Anticipating an adverse ruling by the state Supreme Court in a case challenging the validity of Prop. 8, the Gibson Dunn team had planned to file its complaint just before the scheduled announcement of the court’s decision on May 26, and to reveal its star litigators—former U.S. Solicitor General Theodore Olson and celebrated trial lawyer Davis Boies—at a press conference the following day.
The plan worked perfectly. On May 26 the court upheld Prop. 8, though it declared valid the 18,000 same-sex marriages performed from June to November 2008 (Strauss v. Horton, 46 Cal. 4th 364 (2009)). The next day, leaders of a freshly minted organization called the American Foundation for Equal Rights (AFER) stood before the national press at a hotel in downtown Los Angeles to announce its lawsuit and reveal that Olson and Boies—opposing counsel before the U.S. Supreme Court in Bush v. Gore—would be leading the trial team. “We’re taking this fight to the federal courts in order to protect the equal rights guaranteed to every American by the United States Constitution,” declared Chad Griffin, AFER’s board president.
The announcement produced the national headlines AFER had hoped to generate. But it caught many LGBT advocacy groups by surprise. “It was a very high-stakes move,” said attorney Kate Kendell, executive director of the San Francisco–based National Center for Lesbian Rights (NCLR). Kendell’s group had worked closely with the American Civil Liberties Union and the Los Angeles office of Lambda Legal, the nation’s oldest and largest LGBT legal organization, in litigating both In re Marriage Cases and Strauss. “This federal case has the potential to be a total game changer,” she added. “But it also has the potential to have devastating consequences. You hope that it will be the former.”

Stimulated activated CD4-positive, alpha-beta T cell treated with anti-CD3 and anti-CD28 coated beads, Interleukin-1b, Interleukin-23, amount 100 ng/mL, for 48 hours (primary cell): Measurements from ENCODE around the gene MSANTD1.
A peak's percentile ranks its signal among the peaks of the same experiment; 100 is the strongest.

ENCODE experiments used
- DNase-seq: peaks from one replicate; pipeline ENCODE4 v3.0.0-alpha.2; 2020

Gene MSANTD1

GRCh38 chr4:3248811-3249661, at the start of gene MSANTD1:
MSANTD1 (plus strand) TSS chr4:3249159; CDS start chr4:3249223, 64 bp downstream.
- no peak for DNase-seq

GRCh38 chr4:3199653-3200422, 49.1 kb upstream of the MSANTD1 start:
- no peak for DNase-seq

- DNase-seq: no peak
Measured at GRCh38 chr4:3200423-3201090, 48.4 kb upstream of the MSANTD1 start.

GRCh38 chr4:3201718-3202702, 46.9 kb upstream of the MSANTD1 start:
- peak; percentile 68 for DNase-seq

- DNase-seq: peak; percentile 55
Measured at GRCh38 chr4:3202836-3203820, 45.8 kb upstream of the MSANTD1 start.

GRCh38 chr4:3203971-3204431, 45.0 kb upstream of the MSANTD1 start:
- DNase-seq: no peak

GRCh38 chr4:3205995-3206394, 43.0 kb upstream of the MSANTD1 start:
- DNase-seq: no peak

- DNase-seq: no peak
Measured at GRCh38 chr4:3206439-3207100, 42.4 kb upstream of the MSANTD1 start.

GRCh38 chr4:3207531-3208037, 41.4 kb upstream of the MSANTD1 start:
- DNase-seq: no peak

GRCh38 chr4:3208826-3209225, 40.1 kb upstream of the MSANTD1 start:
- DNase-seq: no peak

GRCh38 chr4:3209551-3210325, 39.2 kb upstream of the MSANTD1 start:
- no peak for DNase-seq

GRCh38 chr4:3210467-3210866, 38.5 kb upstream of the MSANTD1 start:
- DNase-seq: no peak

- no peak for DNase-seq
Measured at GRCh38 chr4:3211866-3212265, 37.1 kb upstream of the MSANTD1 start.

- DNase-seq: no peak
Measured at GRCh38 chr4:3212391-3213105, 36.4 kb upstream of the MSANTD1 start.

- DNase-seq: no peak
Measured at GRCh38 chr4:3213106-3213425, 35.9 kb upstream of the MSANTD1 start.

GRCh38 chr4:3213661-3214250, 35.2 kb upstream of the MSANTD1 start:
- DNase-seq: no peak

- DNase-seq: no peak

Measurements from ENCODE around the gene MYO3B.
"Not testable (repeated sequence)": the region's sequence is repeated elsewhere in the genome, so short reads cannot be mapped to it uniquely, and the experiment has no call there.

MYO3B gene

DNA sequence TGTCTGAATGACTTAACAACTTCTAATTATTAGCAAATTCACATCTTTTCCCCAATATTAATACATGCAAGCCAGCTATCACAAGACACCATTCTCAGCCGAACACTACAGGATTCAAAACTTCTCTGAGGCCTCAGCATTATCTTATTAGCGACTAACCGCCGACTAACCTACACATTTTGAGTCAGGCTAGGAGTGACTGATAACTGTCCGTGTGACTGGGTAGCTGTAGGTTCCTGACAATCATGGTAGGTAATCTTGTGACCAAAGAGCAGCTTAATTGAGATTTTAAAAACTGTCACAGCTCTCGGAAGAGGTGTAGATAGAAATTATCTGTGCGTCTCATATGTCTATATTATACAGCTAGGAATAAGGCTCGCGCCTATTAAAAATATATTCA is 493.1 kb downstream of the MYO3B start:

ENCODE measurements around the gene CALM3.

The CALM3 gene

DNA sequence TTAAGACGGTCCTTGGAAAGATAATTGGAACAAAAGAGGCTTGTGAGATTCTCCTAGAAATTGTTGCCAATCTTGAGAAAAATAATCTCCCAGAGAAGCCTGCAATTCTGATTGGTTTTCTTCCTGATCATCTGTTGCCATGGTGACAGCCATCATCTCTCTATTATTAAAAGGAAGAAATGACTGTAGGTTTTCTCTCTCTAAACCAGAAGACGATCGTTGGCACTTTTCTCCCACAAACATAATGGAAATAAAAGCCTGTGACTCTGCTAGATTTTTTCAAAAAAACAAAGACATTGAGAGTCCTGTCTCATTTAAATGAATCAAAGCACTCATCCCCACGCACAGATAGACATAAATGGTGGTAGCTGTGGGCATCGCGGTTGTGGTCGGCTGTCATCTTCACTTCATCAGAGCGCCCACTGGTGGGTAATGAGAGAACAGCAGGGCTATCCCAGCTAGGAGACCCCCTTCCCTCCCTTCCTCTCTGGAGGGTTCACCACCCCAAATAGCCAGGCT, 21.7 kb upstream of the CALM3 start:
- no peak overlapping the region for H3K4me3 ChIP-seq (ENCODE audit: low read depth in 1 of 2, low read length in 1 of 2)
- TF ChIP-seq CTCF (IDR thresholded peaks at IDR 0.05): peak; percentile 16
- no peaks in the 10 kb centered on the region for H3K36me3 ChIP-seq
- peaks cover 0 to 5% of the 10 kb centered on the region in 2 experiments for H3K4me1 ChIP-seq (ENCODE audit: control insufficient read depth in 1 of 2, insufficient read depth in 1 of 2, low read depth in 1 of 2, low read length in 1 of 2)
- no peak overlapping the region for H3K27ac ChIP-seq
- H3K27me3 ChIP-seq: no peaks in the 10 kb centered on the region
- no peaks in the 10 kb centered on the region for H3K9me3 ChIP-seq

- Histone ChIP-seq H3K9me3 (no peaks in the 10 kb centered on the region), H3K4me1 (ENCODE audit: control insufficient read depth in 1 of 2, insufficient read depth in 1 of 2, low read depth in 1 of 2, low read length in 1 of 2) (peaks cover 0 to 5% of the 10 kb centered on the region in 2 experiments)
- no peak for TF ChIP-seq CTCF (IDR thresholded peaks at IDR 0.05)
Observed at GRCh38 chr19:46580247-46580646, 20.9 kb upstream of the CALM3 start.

Nan Hunter, founder of the ACLU’s LGBT Project, shared Kendell’s concerns. She called the lawsuit “reckless” because “there is a significant chance of failure if the case reaches the U.S. Supreme Court.” Hunter, now a professor at Georgetown University Law Center in Washington, D.C., also noted that LGBT legal groups had been following a “very careful and deliberate, collaborative” strategy for many years, only to have it “thrown off by an organization with a small number of people who are wealthy enough to pay for a major litigation effort.”
Of course, advocating social change is as much a political issue as a legal one. So it’s not surprising that measures to advance gay civil rights in the courts, in state legislatures, or at the ballot box can provoke strong disagreements. But in this case, the moving party operated with an astonishing degree of independence from the LGBT groups that had litigated the issues for decades.
The dozens of individuals interviewed for this story share a belief that Prop. 8 is discriminatory, that it violates the U.S. Constitution, and that same-sex couples should have the right to wed. They have publicly united in support of the federal suit. But after some tense weeks of discord, they remain divided about the suit’s wisdom and timing.
This is the story behind the filing of Perry v. Schwarzenegger.
Here is my November feature article at California Lawyer (where I once worked as the Research Editor), in which I interview law students and young lawyers and write first-person essays based on those interviews… an interesting experience, probably not something I’ll do again soon:
Matt Yglesias points to the limits of fact-checking. Highlighting Heather MacDonald’s post on Dinesh D’Souza’s disgraceful Forbes article, “How Obama Thinks” (which the magazine asserts has now been “fact-checked” … post publishing, I might add), Matt writes:
The whole piece is worth reading, but I wanted to dwell on the aside about fact-checking simply because this is something people periodically get a bit confused about. The genius and the horror of something like D’Souza’s argument is that it’s perfectly possible to put together something utterly loopy that makes no factual errors whatsoever. Indeed, in some ways punctiliousness about the facts is the signature of the conspiracy theorist. Glenn Beck’s TV show is, in its way, the most fact-filled program on cable. It’s just that you can string together a lot of data points in a nutty way if you want to.
This is not a bad point altogether. However I will push back a bit. Having worked as a fact-checker for several years, both at an investigative journalism magazine and a legal publication, I offer that the mandate of the fact-checker encompasses quite a bit more than Matt suggests.
The role of the fact-checker is not only to confirm that the hard facts in a story are accurate. It is also to ensure that the arguments are logically reasonable — that the conclusions follow from the premises and evidence presented, that there is not critical evidence omitted that would call into question the premises or conclusions, and that any assumptions (if made at all) are realistic and practicable.
By this measure, neither Beck’s nor D’Souza’s work passes muster.